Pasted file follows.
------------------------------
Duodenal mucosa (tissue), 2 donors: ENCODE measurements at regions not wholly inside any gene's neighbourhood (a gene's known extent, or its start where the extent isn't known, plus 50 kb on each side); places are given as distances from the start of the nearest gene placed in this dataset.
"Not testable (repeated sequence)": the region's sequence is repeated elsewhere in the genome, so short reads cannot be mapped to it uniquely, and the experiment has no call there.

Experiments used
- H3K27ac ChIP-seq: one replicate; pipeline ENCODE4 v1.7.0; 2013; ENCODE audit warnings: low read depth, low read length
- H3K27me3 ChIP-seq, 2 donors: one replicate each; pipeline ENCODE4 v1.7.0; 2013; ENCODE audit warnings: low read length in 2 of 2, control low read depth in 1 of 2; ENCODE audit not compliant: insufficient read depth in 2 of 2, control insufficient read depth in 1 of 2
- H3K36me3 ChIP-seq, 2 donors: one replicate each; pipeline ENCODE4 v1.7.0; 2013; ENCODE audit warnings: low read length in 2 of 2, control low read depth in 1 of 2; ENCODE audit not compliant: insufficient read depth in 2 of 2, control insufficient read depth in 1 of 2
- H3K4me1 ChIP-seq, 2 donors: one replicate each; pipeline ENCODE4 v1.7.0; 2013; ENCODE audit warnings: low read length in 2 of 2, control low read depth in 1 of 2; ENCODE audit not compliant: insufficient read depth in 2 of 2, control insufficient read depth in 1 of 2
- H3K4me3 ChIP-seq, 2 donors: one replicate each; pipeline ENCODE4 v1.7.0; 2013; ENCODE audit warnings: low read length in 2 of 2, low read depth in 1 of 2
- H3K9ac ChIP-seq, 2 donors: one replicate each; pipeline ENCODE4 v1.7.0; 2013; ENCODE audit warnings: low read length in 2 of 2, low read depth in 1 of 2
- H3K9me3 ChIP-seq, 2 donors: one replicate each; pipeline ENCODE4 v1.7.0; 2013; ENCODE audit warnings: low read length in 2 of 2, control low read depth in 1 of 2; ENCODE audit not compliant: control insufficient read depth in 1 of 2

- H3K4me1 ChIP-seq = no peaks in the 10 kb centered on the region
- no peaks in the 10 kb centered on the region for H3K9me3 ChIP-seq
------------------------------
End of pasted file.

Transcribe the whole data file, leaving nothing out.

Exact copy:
Duodenal mucosa (tissue), 2 donors: ENCODE measurements at regions not wholly inside any gene's neighbourhood (a gene's known extent, or its start where the extent isn't known, plus 50 kb on each side); places are given as distances from the start of the nearest gene placed in this dataset.
"Not testable (repeated sequence)": the region's sequence is repeated elsewhere in the genome, so short reads cannot be mapped to it uniquely, and the experiment has no call there.

Experiments used
- H3K27ac ChIP-seq: one replicate; pipeline ENCODE4 v1.7.0; 2013; ENCODE audit warnings: low read depth, low read length
- H3K27me3 ChIP-seq, 2 donors: one replicate each; pipeline ENCODE4 v1.7.0; 2013; ENCODE audit warnings: low read length in 2 of 2, control low read depth in 1 of 2; ENCODE audit not compliant: insufficient read depth in 2 of 2, control insufficient read depth in 1 of 2
- H3K36me3 ChIP-seq, 2 donors: one replicate each; pipeline ENCODE4 v1.7.0; 2013; ENCODE audit warnings: low read length in 2 of 2, control low read depth in 1 of 2; ENCODE audit not compliant: insufficient read depth in 2 of 2, control insufficient read depth in 1 of 2
- H3K4me1 ChIP-seq, 2 donors: one replicate each; pipeline ENCODE4 v1.7.0; 2013; ENCODE audit warnings: low read length in 2 of 2, control low read depth in 1 of 2; ENCODE audit not compliant: insufficient read depth in 2 of 2, control insufficient read depth in 1 of 2
- H3K4me3 ChIP-seq, 2 donors: one replicate each; pipeline ENCODE4 v1.7.0; 2013; ENCODE audit warnings: low read length in 2 of 2, low read depth in 1 of 2
- H3K9ac ChIP-seq, 2 donors: one replicate each; pipeline ENCODE4 v1.7.0; 2013; ENCODE audit warnings: low read length in 2 of 2, low read depth in 1 of 2
- H3K9me3 ChIP-seq, 2 donors: one replicate each; pipeline ENCODE4 v1.7.0; 2013; ENCODE audit warnings: low read length in 2 of 2, control low read depth in 1 of 2; ENCODE audit not compliant: control insufficient read depth in 1 of 2

- H3K4me1 ChIP-seq = no peaks in the 10 kb centered on the region
- no peaks in the 10 kb centered on the region for H3K9me3 ChIP-seq